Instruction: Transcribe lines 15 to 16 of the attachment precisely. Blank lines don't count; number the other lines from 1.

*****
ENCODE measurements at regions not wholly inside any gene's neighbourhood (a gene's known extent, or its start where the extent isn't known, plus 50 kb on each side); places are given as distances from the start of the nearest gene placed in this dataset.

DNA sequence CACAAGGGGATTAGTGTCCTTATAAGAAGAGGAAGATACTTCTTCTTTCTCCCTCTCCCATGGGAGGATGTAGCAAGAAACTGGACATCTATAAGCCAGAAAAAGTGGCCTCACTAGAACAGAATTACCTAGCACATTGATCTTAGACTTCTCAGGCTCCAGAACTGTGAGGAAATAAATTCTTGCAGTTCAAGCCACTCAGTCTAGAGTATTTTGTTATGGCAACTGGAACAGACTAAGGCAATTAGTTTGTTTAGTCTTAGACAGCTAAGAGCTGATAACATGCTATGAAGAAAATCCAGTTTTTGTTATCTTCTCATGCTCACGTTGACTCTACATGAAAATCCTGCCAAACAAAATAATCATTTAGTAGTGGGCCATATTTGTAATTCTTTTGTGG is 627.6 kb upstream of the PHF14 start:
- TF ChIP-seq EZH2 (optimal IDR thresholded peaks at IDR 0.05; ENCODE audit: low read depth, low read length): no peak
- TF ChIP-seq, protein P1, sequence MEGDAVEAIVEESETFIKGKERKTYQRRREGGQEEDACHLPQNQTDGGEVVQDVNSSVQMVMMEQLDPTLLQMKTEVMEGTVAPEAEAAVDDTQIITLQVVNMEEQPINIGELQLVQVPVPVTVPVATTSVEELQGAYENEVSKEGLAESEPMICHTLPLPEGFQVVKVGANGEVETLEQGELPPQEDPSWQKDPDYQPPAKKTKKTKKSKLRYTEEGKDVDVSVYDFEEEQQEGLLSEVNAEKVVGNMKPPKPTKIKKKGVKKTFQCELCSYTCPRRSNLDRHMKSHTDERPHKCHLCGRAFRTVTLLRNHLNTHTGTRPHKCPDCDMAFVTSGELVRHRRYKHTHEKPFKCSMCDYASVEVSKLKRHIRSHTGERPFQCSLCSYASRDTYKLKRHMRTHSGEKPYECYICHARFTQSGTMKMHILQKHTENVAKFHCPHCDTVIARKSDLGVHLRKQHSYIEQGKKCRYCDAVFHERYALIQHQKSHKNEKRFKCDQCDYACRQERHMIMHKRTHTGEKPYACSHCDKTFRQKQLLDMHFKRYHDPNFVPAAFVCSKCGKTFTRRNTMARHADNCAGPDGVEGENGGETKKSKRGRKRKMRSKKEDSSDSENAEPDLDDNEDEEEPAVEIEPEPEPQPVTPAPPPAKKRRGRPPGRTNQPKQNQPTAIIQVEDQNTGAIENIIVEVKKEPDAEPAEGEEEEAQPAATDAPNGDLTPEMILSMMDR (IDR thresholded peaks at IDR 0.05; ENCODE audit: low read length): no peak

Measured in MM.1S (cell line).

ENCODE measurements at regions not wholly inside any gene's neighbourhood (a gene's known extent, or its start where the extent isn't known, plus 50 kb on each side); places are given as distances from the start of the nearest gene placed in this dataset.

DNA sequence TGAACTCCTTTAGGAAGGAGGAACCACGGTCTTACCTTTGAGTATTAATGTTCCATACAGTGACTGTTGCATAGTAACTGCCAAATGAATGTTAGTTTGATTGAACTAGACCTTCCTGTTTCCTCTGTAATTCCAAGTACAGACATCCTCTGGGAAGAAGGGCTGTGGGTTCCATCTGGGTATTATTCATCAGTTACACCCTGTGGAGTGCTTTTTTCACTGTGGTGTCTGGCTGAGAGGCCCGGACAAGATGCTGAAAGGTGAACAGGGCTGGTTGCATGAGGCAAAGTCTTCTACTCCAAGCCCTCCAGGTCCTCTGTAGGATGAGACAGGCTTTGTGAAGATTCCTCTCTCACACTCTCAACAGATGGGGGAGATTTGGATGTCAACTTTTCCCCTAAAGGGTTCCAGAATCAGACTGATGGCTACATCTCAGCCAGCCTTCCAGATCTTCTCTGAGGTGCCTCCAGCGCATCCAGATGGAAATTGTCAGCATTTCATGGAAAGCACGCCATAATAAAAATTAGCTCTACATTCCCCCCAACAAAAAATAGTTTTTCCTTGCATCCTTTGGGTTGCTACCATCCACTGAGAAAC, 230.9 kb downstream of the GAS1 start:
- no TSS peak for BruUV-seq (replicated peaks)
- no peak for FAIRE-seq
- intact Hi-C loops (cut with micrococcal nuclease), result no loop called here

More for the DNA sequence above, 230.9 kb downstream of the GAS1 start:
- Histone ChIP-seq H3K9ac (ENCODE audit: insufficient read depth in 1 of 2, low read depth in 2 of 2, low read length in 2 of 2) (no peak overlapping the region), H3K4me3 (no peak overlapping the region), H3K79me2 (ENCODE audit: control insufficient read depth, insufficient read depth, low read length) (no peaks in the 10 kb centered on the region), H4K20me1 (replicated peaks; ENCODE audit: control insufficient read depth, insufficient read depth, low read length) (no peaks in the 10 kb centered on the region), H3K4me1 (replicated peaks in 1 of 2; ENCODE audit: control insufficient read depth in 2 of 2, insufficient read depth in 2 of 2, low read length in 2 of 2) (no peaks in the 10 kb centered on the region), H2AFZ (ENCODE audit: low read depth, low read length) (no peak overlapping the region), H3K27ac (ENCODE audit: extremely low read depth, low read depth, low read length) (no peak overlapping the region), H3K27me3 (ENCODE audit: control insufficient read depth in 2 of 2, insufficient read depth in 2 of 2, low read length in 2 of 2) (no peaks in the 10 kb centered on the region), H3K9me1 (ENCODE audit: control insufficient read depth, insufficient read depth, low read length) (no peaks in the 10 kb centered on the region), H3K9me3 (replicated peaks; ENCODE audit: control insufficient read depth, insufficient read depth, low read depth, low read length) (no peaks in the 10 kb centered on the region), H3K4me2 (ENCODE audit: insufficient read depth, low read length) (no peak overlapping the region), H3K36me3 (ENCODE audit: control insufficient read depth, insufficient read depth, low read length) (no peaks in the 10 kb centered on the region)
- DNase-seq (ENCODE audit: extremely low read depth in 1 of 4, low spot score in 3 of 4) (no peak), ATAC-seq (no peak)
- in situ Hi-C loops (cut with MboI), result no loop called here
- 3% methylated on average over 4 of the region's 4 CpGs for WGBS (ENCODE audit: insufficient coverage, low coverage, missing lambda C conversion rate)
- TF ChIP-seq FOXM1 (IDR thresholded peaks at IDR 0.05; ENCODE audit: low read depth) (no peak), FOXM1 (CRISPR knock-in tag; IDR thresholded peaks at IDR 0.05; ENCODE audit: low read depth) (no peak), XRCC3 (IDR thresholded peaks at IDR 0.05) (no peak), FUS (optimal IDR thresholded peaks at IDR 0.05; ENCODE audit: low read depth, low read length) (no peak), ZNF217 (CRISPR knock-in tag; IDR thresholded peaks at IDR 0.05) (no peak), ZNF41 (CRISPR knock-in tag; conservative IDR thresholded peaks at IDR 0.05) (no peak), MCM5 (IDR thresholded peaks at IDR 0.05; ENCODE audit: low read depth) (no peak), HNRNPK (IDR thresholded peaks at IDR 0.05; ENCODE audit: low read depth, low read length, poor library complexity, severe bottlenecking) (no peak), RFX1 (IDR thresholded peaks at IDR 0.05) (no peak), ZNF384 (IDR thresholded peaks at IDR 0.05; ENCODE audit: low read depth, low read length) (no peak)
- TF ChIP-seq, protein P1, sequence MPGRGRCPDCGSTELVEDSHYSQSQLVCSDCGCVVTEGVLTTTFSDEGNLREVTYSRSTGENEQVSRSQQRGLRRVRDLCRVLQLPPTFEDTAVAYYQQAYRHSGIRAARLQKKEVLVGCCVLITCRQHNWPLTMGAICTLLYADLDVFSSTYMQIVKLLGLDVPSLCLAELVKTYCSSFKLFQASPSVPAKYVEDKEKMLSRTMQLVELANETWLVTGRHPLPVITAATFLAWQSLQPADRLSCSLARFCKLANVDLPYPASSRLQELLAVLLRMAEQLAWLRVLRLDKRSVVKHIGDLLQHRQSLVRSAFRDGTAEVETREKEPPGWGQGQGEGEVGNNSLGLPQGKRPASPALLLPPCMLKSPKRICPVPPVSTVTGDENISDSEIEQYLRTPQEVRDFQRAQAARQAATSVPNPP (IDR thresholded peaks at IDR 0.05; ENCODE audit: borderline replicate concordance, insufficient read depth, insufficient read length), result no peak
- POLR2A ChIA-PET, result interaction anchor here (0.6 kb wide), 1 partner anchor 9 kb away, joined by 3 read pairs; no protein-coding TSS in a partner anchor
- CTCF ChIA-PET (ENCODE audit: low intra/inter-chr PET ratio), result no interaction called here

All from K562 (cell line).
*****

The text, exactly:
- 3% methylated on average over 4 of the region's 4 CpGs for WGBS (ENCODE audit: insufficient coverage, low coverage, missing lambda C conversion rate)
- TF ChIP-seq FOXM1 (IDR thresholded peaks at IDR 0.05; ENCODE audit: low read depth) (no peak), FOXM1 (CRISPR knock-in tag; IDR thresholded peaks at IDR 0.05; ENCODE audit: low read depth) (no peak), XRCC3 (IDR thresholded peaks at IDR 0.05) (no peak), FUS (optimal IDR thresholded peaks at IDR 0.05; ENCODE audit: low read depth, low read length) (no peak), ZNF217 (CRISPR knock-in tag; IDR thresholded peaks at IDR 0.05) (no peak), ZNF41 (CRISPR knock-in tag; conservative IDR thresholded peaks at IDR 0.05) (no peak), MCM5 (IDR thresholded peaks at IDR 0.05; ENCODE audit: low read depth) (no peak), HNRNPK (IDR thresholded peaks at IDR 0.05; ENCODE audit: low read depth, low read length, poor library complexity, severe bottlenecking) (no peak), RFX1 (IDR thresholded peaks at IDR 0.05) (no peak), ZNF384 (IDR thresholded peaks at IDR 0.05; ENCODE audit: low read depth, low read length) (no peak)